Hildner
So you have your students read a book called “Glitter Up the Dark” by Sasha Geffen. And in their book, they reference another critic who said that music might be the gayest art possible. Could you talk about the meaning behind that assertion and how this community has shaped pop music over the years, and romance music over the years, and some of the kind of struggles that they faced when they were creating this music?

Fertel
Yeah, “Glitter Up the Dark” is a really wonderful recent book by Sasha Geffen. And they make the case that American and British pop music over the past century or so has been inherently queer, androgynous, gender bending. Geffen, you know, kind of unpacks the very obvious examples in chapters. There's a chapter on David Bowie and Prince and Patti Smith and Freddie Mercury and Janelle Monáe, for something more recent. But Geffen also tells the stories of early blues pioneers, many of whom were queer women. One of my favorite stories in the book is Wendy Carlos, who was this electronic music pioneer and transgender icon, who wrote the scores for a bunch of popular films that I grew up loving and didn't know who Wendy Carlos was. This is like “A Clockwork Orange,” “The Shining,” both Stanley Kubrick films, Disney's “Tron” movie from the ’80s. And Wendy Carlos was in the, you know, during their era, was most famous for recording an album called “Switched-On Bach,” which is just what it sounds like. It was kind of like an electronic reimagining of Bach’s works. And Geffen writes that Carlos used, it's really interesting, they argued that Carlos used synthesizers, and a lot of these synthesizers were being built by Carlos themself, to navigate and embody multiple genders. This was kind of like we can think of it, and Geffen makes the case, that we can think of it as sort of like the auto-tune of the 1960s and ’70s. And we can hear the impact of Carlos today in the music of Frank Ocean, Lil Nas X and Halsey, arguably. All queer artists whose music is nonconforming, it's transgressive, and it's arguably inherently queer.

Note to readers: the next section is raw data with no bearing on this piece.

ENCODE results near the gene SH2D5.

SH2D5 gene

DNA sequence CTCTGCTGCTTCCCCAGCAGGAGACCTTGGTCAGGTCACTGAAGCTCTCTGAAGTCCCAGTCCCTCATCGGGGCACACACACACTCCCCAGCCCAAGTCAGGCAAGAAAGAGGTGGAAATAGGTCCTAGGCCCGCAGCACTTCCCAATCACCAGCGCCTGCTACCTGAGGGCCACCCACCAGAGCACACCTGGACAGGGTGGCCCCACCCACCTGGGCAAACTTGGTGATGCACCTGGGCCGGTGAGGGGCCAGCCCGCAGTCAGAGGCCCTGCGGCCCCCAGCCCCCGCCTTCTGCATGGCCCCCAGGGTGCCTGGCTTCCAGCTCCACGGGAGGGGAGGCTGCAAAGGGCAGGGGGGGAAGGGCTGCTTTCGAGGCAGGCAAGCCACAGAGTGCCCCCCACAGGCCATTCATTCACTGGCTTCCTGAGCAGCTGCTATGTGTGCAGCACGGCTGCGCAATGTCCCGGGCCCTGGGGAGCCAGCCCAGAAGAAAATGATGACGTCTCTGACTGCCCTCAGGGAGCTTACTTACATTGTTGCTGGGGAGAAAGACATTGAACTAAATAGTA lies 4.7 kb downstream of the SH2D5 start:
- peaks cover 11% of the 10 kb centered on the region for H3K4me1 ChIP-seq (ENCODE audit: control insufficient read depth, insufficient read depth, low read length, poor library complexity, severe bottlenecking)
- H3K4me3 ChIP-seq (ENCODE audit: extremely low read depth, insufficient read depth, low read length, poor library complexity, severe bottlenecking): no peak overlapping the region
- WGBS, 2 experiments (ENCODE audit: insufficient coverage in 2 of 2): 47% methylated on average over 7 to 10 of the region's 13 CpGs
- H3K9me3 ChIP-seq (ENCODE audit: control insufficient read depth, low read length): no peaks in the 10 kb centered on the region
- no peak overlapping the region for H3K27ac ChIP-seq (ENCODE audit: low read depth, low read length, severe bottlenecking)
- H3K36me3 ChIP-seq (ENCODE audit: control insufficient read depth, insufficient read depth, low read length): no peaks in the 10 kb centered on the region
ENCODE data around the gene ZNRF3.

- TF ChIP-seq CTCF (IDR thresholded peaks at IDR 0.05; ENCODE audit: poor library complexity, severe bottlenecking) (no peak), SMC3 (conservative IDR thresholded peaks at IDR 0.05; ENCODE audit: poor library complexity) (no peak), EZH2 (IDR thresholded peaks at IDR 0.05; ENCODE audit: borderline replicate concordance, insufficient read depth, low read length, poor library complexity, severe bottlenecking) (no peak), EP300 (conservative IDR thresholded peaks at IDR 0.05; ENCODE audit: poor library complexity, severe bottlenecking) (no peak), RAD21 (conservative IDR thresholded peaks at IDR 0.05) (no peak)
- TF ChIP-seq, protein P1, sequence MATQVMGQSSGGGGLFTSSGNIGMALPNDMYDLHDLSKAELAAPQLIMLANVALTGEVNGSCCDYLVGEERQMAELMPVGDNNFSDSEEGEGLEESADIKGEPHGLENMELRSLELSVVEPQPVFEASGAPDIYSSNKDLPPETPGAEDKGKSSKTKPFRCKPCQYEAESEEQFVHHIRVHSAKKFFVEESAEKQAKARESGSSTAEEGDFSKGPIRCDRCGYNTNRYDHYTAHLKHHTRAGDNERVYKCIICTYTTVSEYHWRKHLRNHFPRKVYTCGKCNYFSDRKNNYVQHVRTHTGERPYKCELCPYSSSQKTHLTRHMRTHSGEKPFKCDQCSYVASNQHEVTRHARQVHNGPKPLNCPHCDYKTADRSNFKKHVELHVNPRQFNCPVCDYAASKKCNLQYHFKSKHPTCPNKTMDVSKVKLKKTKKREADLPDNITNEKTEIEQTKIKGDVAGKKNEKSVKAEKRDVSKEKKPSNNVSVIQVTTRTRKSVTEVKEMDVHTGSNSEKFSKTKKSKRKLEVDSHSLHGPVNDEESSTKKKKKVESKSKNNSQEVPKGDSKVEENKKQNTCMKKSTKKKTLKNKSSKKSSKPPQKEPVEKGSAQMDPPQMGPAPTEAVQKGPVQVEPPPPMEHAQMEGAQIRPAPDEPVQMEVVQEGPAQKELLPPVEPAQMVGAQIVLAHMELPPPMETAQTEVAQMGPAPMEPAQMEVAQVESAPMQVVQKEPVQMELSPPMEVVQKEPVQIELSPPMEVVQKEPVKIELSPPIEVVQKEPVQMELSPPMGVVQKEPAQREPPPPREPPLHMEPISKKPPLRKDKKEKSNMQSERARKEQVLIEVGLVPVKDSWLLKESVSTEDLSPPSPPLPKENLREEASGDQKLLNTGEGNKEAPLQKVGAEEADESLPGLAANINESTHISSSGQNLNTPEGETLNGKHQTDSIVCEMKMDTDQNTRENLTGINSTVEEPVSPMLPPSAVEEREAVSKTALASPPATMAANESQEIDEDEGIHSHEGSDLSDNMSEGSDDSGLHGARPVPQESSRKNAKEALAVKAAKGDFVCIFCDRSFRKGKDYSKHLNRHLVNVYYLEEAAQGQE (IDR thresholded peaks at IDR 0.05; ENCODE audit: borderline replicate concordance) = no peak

Hildner
I am glad you brought that up. Because it does seem that music now, and society now, is more accepting of outwardly queer music that doesn't stick to the typical pronoun pairings that you would see in the past. But many artists still continue to use queerbaiting to just get people interested in their music. So I'm curious to hear your thoughts on how the queerbaiting of today kind of relates to the way we treated people in that community in the past.

Fertel
Sasha Geffen definitely makes a case that that queer is cool. And I mean, before reading this book, I would say that this would be a phenomenon just within my like half lifetime, right? So just over the past couple of decades. And that it was something that you didn't see so much of in the ’80s and ’90s. But Geffen does make the case that that the Beatles, like you said, did hijack, whether they recognized it or not at the time, queer culture, queer dress. And it's interesting because the case can be made that it was their fans that recognized it more than the Fab Four themselves, right. And so, the those matching suits, especially the haircuts, became code among fans and non-fans for queerness. So, fans were able to embrace the Beatles as gender bending, right. They didn't dress as men dressed in England in the period. But to be a Beatle also became a code word, and usually a pejorative code word, to call someone a homosexual, right, in the early 1960s. To dress as a Beatle was, you know, insidery, could be very cool, but if you were anti-Beatle, if you were outsidery, it was, you know, it was a negative.